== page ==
Front Page Titles (by Subject) THE LIFE OF PLINY. 5 - The Lives of the Twelve Caesars
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THE LIFE OF PLINY. 5 - Suetonius Tranquillus, The Lives of the Twelve Caesars [120 AD]
The Lives of the Twelve Caesars, to which are added his Lives of the Grammarians, Rhetoricians, and Poets. The translation of Alexander Thomson, M.D. Revised by T. Forester, M.A. (London: George Bell and Sons, 1909).
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THE LIFE OF PLINY.5
Plinius Secundus, a native of New Como,6 having served in the wars with strict attention to his duties, in the rank of a knight, distinguished himself, also, by the great integrity with which he administered the high functions of procurator for a long period in the several provinces intrusted to his charge. But still he devoted so much attention to literary pursuits, that it would not have been an easy matter for a person who enjoyed entire leisure to have written more than he did. He comprised, in twenty volumes, an account of all the various wars carried on in successive periods with the German tribes. Besides this, he wrote a Natural History, which extended to seven books. He fell a victim to the calamitous event which occurred in Campania. For, having the command of the fleet at Misenum, when Vesuvius was throwing up a fiery eruption, he put to sea with his gallies for the purpose of exploring the causes of the phenomenon close on the spot.1 But being prevented by contrary winds from sailing back, he was suffocated in the dense cloud of dust and ashes. Some, however, think that he was killed by his slave, having implored him to put an end to his sufferings, when he was reduced to the last extremity by the fervent heat.2
the end of lives of the poets.
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[5 ]Although this brief memoir of Pliny is inserted in all the editions of Suetonius, it was unquestionably not written by him. The author, whoever he was, has confounded the two Plinys, the uncle and nephew, into which error Suetonius could not have fallen, as he lived on intimate terms with the younger Pliny; nor can it be supposed that he would have composed the memoir of his illustrious friend in so cursory a manner. Scaliger and other learned men consider that the life of Pliny, attributed to Suetonius, was composed more than four centuries after that historian’s death.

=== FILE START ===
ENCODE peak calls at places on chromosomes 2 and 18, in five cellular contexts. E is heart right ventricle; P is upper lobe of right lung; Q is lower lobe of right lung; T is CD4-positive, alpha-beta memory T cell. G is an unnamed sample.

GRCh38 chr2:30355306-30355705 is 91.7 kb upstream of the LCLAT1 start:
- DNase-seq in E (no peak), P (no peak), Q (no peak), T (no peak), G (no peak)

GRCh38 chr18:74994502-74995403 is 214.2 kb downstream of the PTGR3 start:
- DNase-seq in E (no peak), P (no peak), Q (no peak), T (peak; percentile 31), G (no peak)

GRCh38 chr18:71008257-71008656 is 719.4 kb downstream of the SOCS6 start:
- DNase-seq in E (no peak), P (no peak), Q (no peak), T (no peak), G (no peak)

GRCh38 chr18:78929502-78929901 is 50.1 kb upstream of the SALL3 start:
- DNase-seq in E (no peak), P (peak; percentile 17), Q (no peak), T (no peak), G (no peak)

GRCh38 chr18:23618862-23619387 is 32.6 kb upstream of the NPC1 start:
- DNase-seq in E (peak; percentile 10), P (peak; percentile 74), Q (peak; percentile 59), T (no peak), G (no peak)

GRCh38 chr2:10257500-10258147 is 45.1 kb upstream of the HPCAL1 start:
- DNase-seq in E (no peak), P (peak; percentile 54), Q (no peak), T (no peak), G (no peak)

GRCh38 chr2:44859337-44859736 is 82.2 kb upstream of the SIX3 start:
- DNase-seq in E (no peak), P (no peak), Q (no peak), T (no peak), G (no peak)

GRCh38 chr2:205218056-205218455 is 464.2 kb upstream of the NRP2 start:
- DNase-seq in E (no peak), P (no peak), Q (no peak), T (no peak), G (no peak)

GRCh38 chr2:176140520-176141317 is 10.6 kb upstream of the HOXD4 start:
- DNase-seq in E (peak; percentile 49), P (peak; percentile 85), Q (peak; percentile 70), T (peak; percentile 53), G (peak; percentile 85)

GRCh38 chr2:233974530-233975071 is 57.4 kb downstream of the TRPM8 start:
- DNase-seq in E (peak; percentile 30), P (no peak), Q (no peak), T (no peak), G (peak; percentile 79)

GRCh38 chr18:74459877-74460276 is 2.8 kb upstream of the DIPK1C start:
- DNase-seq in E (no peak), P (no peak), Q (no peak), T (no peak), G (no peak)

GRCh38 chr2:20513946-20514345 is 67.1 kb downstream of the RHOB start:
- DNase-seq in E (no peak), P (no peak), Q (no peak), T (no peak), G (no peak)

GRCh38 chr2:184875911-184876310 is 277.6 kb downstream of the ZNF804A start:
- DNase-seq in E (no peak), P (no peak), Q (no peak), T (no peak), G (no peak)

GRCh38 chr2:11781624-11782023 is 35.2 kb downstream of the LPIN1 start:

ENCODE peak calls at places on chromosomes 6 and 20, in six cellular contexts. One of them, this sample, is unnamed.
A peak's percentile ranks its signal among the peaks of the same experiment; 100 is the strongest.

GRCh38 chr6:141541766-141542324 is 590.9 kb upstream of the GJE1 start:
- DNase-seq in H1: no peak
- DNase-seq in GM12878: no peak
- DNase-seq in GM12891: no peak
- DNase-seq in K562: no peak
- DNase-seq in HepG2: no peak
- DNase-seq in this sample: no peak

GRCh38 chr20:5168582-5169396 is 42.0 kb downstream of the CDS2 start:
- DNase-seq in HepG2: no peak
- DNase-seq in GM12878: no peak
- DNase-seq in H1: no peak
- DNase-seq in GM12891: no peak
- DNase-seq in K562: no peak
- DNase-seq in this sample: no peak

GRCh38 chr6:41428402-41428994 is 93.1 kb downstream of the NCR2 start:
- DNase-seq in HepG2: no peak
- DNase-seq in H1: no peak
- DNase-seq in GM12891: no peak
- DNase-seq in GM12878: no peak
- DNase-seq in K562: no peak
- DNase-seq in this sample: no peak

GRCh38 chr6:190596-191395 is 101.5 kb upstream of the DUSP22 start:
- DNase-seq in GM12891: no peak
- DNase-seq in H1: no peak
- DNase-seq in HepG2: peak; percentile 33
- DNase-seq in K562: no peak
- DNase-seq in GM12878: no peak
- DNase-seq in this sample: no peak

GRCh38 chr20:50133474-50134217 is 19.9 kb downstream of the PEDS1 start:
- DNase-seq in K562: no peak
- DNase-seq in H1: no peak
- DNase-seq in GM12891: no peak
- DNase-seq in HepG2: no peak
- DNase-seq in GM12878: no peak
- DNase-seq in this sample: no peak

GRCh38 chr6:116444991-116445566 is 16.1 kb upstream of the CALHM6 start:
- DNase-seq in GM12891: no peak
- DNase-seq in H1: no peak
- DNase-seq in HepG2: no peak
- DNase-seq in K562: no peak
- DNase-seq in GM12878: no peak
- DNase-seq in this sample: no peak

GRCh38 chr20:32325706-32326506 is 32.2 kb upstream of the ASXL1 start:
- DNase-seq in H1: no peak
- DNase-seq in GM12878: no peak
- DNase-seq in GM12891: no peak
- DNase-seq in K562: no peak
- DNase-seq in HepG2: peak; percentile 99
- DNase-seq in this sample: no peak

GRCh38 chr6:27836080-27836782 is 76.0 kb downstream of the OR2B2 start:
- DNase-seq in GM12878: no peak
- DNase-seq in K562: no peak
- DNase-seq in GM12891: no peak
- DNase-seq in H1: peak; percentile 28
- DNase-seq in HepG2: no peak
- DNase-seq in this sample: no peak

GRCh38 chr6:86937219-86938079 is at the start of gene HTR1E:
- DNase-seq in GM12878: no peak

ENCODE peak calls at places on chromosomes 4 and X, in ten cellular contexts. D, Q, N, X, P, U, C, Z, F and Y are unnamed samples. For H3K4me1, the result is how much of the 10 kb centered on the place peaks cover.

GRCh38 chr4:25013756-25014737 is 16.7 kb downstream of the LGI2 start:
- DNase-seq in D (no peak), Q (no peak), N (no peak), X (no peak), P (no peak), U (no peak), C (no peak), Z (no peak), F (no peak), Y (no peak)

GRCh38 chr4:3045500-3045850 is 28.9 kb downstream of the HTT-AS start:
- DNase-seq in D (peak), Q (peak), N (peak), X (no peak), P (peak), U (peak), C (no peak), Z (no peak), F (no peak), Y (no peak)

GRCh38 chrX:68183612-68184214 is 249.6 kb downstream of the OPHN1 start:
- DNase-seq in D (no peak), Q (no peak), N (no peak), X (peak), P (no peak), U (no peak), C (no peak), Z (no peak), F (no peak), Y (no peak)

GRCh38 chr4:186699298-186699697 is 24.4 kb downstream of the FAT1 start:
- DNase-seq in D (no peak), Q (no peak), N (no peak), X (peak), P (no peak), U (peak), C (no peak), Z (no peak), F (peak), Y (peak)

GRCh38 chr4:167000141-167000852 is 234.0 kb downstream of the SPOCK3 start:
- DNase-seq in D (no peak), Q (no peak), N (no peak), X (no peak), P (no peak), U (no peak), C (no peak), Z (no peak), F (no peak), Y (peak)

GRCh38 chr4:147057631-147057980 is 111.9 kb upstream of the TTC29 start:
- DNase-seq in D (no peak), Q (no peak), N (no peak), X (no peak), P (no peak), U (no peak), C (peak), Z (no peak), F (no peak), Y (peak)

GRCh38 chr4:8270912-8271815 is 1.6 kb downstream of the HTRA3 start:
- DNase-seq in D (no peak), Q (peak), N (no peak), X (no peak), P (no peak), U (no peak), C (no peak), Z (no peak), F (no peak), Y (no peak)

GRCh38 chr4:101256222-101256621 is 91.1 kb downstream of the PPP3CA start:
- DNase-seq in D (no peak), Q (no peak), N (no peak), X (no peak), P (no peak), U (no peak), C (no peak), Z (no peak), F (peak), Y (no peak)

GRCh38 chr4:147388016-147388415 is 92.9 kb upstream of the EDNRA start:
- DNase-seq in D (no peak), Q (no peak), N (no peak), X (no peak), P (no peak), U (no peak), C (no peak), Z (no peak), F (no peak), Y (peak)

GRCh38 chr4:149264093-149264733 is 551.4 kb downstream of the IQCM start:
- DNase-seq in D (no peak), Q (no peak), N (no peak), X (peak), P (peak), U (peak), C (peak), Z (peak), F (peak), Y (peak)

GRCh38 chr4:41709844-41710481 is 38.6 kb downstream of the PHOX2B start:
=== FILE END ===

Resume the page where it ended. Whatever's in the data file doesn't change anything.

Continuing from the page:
[6 ]See Julius, c. xxviii. Caius Plinius Cæcilius Secundus (the younger Pliny) was born at Como, a.u.c. 814; 62.. His father’s name was Lucius Cæcilius, also of Como, who married Plinia, the sister of Caius Plinius Secundus, supposed to have been a native of Verona, the author of the Natural History, and by this marriage the uncle of Pliny the younger. It was the nephew who enjoyed the confidence of the emperors Nerva and Trajan, and was the author of the celebrated Letters.
[1 ]The first eruption of Mount Vesuvius occurred a.u.c. 831, 79. See Titus, c viii. The younger Pliny was with his uncle at Misenum at the time, and has left an account of his disastrous enterprise in one of his letters, Epist. vi. xvi.
[2 ]For further accounts of the elder Pliny, see the Epistles of his nephew, B. iii. 5; vi. 16. 20; and Dr. Thomson’s remarks before, pp. 475—478.